Tasting Faulty Beers

Another interesting event organized by Homebrewers Gorizia, this time at Birrificio Campestre brewery: a mini-course of beer defects that is part of the educational program Homebrewers Gorizia Academy, organized into a theoretical part and a practical analysis of beer defects done with the use of special tasting kits.

We met in the morning at the brewery, open especially for this course, and sat around a table prepared with booklets, coasters, stickers, notepads and pencils. Giulio, the master brewer, after a very short presentation, went straight to the point with a theoretical introduction on the defects that we can meet in a beer while his colleague was already preparing the first beer for the practical test.

After the theoretical introduction we moved on to a series of analyses of defected beers through the use of the sensory training kit Aroxa™ Uno. The kit consists of 10 capsules, each of which must be dissolved into a liter of beer with a neutral flavor to contaminate it with its defect or aroma. In this way, in addition to training to recognize the defect in question, it is also possible to discover problems that are difficult to meet. For each of these tastings, Giulio made a theoretical explanation about the main causes that generate that off-flavor and the various solutions to avoid it, all accompanied by an accurate description in the course booklet. Although it was a master’s degree in homebrewing, and so a basic know-how was expected, Giulio undertook to make the explanations as simple as possible so that they could also be understood by some participants who knew little or perhaps nothing about homebrewing: very good! Note of merit: for each taste a new glass has been used, it seems obvious but not always is.

In order of presentation we have analyzed the following defects:

  1. Diacetyl: not at all easy to recognize for many of us and characterized by a butter aroma, according to Giulio it is one of the defects that most bothers him but depending to the beer style it can also be a desired characteristic;
  2. DMS: slightly easier to recognize, to someone it looked like canned corn and to someone else boiled spinach. In fact it is a fault characterized by these scents and avoided with long and vigorous boils;
  3. Metallic: A bit confused by the fact that we did not perceive strange scents we tried to taste the beer: it seemed to have put a coin in the throat, the aftertaste was terrible. Giulio also made us try to apply a drop of beer on the hand and smell: we were shocked to feel a strong smell of blood;
  4. Hydrogen sulfide (sulfur): little perceptible initially, after having warmed up the beer we all noticed a strong smell of rotten eggs;
  5. Fruity: before telling us what it is, Giulio asked us what we felt, and personally I smelled a very ripe banana. In fact it was precisely the aroma of banana, often a defect produced by yeasts but a characteristic of some styles as German Weizen and other wheat beers;
  6. Skunk: the flaw I was most curious to learn having never met a skunk in my life. I’ll tell you that I expected that the smell of skunk is much more terrible, instead it is a slight strange smell that resembled rotten eggs, but different from the hydrogen sulfide encountered before. This is a defect caused by prolonged exposure to the light;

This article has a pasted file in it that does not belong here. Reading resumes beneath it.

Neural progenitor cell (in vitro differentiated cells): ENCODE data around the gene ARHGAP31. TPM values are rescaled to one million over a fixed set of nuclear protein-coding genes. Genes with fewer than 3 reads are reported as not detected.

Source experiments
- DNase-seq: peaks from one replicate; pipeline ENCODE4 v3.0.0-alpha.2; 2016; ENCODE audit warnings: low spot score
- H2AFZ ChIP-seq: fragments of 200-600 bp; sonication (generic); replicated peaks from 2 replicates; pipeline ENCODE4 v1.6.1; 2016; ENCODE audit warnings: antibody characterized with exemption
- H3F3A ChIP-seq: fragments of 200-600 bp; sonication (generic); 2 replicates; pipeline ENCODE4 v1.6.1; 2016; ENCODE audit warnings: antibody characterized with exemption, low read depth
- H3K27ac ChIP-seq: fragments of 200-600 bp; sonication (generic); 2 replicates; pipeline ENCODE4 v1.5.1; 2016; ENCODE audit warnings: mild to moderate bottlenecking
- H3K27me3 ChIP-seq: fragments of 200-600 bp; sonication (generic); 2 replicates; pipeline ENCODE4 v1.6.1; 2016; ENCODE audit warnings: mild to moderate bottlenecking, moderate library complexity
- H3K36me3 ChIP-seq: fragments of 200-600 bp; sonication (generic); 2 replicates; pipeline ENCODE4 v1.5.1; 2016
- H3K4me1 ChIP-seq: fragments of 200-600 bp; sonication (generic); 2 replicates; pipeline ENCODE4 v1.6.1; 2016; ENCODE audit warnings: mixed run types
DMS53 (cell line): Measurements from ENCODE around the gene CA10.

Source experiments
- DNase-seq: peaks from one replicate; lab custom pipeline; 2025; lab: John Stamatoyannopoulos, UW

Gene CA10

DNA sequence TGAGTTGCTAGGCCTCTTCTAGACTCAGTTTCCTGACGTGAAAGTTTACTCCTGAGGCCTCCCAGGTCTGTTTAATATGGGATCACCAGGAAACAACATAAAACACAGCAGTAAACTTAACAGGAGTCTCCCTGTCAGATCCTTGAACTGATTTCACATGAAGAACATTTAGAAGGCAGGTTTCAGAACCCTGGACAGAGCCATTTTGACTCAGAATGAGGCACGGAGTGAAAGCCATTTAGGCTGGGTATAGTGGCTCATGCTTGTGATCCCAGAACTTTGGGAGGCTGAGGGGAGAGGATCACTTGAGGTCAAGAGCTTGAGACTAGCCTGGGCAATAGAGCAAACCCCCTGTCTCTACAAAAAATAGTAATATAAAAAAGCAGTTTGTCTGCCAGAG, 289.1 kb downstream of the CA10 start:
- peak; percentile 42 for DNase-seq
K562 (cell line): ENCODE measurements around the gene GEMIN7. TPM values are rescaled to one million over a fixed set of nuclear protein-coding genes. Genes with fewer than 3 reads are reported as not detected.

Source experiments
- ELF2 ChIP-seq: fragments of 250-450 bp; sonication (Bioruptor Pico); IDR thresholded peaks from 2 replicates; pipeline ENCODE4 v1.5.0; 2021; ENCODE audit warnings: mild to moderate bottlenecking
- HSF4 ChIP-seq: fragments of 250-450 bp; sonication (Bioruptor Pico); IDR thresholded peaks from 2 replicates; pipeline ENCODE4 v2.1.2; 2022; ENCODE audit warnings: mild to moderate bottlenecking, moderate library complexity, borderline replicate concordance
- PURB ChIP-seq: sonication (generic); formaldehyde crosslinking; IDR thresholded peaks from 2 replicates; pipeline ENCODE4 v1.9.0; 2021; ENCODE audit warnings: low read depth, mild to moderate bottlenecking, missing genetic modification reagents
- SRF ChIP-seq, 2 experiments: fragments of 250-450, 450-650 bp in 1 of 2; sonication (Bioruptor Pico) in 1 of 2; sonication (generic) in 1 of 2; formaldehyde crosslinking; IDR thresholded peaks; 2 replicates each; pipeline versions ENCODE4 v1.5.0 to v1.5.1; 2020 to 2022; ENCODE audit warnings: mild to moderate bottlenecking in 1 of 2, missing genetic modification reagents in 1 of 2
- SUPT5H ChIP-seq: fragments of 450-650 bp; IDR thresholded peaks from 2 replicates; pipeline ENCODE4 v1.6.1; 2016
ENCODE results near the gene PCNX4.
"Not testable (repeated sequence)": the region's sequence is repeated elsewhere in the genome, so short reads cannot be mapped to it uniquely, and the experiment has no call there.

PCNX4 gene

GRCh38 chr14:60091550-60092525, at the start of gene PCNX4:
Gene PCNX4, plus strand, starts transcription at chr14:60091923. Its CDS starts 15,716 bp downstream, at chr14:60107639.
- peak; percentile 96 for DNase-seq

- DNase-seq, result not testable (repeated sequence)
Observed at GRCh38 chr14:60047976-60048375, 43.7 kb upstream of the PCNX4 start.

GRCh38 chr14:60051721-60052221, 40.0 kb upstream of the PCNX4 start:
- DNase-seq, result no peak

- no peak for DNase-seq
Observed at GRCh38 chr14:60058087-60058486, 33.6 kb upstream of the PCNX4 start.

7. Oxidation: classic off-flavor that can be found in homebrewed beers characterized by wet cardboard aromas and flavors. The aroma was a little hard to perceive, so Giulio said us to taste the beer: effectively in the aftertaste there was a taste in the throat that somehow reminded me of cardboard (maybe I linked the taste to the smell since I have never eaten cardboard in my life);
  8. Mould: just approaching the glass under the nose you could smell a teriffuing mold, but me and another classmate, not satisfied, tried to taste it. Don’t do it. Never. Believe me!
  9. Spicy: characterizing in some styles, the spicy and cloves aroma that someone associated with mulled wine was not perceived as a defect, so much so that someone happily drank the faulty beer;
  10. Herbal / Hoppy: it was an intense aroma of hops that is actually very easily recognizable by homebrewers as perceived regularly when opening a package of hops. During the analysis of this aroma began a competition to guess what hops were;

One thing we noticed during the various analyses was that the warmer the beer and the more the aroma was perceptible. Giulio and Homebrewers Gorizia guys agreed that a less cold beer would make the analyzed defects more evident.

After the practical course, while waiting for lunch, Giulio took us to visit the production area of his brewery. It seemed very interesting and particular because of the size that for a professional brewery seemed to me very small (but that Giulio manages it perfectly) and because of the extremely detailed explanations of each component used and each stage of the production process, with problems encountered and solutions adopted.

After that we moved to the last phase of the day, lunch with tasting of three beers. For lunch we were given a pasta and a canape with mortadella. Very good, in fact we divided the pasta left in the pot, to find out only after that lunch was not finished yet: the colleague of Giulio has in fact presented half chicken and baked potatoes for each of us. With the other three beers I did not eat nothing until lunch the next day.

The three beers I tasted were Chinook Democracy, a single hop American Pale Ale (as the name suggests) with a nice hoppy aroma, What’s Wrong With Cows?, another American Pale Ale more bitter than the previous one and the Aurora, a very fragrant and floral Golden Ale.

Really interesting course, once again I learned many new things and improved my know-how in the world of homebrewing. I heartily recommend it to all homebrewers!

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